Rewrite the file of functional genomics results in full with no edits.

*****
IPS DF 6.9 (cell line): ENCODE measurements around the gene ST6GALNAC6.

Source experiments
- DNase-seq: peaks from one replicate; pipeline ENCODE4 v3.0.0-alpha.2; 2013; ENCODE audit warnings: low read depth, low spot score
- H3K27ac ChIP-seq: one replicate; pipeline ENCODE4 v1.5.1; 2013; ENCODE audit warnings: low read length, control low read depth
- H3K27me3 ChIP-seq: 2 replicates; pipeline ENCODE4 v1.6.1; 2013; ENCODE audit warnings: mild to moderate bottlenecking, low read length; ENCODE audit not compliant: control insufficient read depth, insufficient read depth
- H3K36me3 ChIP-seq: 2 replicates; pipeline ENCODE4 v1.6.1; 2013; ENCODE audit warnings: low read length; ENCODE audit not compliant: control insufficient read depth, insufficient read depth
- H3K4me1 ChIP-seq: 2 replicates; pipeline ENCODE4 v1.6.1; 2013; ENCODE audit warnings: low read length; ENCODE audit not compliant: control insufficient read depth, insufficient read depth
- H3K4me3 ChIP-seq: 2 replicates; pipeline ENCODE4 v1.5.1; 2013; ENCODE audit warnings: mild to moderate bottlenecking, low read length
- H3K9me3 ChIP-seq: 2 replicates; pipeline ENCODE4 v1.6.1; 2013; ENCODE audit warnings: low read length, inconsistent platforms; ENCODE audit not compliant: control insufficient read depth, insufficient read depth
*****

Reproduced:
IPS DF 6.9 (cell line): ENCODE measurements around the gene ST6GALNAC6.

Source experiments
- DNase-seq: peaks from one replicate; pipeline ENCODE4 v3.0.0-alpha.2; 2013; ENCODE audit warnings: low read depth, low spot score
- H3K27ac ChIP-seq: one replicate; pipeline ENCODE4 v1.5.1; 2013; ENCODE audit warnings: low read length, control low read depth
- H3K27me3 ChIP-seq: 2 replicates; pipeline ENCODE4 v1.6.1; 2013; ENCODE audit warnings: mild to moderate bottlenecking, low read length; ENCODE audit not compliant: control insufficient read depth, insufficient read depth
- H3K36me3 ChIP-seq: 2 replicates; pipeline ENCODE4 v1.6.1; 2013; ENCODE audit warnings: low read length; ENCODE audit not compliant: control insufficient read depth, insufficient read depth
- H3K4me1 ChIP-seq: 2 replicates; pipeline ENCODE4 v1.6.1; 2013; ENCODE audit warnings: low read length; ENCODE audit not compliant: control insufficient read depth, insufficient read depth
- H3K4me3 ChIP-seq: 2 replicates; pipeline ENCODE4 v1.5.1; 2013; ENCODE audit warnings: mild to moderate bottlenecking, low read length
- H3K9me3 ChIP-seq: 2 replicates; pipeline ENCODE4 v1.6.1; 2013; ENCODE audit warnings: low read length, inconsistent platforms; ENCODE audit not compliant: control insufficient read depth, insufficient read depth